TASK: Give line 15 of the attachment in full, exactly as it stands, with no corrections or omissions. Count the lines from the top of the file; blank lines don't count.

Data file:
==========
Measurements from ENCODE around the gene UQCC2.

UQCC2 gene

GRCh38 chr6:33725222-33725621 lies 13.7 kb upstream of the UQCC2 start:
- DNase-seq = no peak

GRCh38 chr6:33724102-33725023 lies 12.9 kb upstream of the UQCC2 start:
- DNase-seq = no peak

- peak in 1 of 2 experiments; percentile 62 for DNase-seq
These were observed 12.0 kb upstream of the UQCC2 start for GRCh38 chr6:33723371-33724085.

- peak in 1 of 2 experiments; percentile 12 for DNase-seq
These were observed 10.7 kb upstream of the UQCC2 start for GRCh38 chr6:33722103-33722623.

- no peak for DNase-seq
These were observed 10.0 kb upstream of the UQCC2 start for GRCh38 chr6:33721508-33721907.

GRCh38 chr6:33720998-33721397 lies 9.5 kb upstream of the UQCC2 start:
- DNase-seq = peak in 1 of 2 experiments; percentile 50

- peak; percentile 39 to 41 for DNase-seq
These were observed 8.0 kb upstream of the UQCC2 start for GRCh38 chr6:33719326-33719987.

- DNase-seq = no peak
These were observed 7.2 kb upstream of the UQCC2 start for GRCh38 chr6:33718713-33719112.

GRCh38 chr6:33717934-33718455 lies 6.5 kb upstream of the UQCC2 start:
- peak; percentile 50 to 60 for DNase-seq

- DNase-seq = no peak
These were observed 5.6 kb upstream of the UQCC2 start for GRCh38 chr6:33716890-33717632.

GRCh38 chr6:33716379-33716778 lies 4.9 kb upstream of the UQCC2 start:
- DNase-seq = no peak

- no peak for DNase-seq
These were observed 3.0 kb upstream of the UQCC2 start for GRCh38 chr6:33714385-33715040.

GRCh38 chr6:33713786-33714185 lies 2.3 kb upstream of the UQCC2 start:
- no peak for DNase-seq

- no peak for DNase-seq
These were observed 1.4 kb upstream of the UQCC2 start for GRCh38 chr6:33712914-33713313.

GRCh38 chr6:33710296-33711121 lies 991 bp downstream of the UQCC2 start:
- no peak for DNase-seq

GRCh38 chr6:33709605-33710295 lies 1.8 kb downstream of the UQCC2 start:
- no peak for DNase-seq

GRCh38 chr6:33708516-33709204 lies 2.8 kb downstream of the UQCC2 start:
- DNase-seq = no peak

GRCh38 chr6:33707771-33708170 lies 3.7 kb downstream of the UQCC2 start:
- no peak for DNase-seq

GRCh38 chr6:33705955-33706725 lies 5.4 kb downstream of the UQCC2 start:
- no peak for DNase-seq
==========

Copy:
- peak; percentile 39 to 41 for DNase-seq